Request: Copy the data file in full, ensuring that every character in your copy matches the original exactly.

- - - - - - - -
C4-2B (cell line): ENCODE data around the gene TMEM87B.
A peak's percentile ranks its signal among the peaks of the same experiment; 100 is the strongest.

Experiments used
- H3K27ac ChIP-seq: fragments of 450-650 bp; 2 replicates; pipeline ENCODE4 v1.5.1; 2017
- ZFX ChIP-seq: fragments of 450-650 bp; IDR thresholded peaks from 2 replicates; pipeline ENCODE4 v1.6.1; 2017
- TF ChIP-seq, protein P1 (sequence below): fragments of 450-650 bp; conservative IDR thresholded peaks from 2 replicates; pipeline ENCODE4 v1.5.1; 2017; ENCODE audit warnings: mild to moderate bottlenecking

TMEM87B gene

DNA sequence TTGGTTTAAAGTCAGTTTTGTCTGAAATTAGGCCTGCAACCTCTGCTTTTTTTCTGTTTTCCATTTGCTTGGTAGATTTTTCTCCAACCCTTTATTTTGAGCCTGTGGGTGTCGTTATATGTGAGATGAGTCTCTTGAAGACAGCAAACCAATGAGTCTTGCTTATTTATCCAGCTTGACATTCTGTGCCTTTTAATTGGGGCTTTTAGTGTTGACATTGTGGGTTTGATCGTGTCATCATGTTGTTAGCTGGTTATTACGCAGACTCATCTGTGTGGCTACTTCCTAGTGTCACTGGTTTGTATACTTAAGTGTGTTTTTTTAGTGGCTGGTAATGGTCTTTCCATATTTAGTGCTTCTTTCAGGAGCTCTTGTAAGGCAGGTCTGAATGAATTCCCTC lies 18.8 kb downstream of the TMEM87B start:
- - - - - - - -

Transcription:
C4-2B (cell line): ENCODE data around the gene TMEM87B.
A peak's percentile ranks its signal among the peaks of the same experiment; 100 is the strongest.

Experiments used
- H3K27ac ChIP-seq: fragments of 450-650 bp; 2 replicates; pipeline ENCODE4 v1.5.1; 2017
- ZFX ChIP-seq: fragments of 450-650 bp; IDR thresholded peaks from 2 replicates; pipeline ENCODE4 v1.6.1; 2017
- TF ChIP-seq, protein P1 (sequence below): fragments of 450-650 bp; conservative IDR thresholded peaks from 2 replicates; pipeline ENCODE4 v1.5.1; 2017; ENCODE audit warnings: mild to moderate bottlenecking

TMEM87B gene

DNA sequence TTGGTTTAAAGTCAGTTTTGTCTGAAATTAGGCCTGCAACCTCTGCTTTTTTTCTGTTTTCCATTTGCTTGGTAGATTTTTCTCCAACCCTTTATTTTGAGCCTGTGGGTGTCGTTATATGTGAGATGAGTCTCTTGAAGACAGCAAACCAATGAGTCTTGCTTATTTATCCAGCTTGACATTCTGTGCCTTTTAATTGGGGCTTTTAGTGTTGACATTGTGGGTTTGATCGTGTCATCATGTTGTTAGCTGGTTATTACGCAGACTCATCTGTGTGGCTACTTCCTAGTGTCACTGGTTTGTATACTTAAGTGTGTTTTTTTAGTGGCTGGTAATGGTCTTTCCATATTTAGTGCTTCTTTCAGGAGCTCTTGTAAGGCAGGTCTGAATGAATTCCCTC lies 18.8 kb downstream of the TMEM87B start: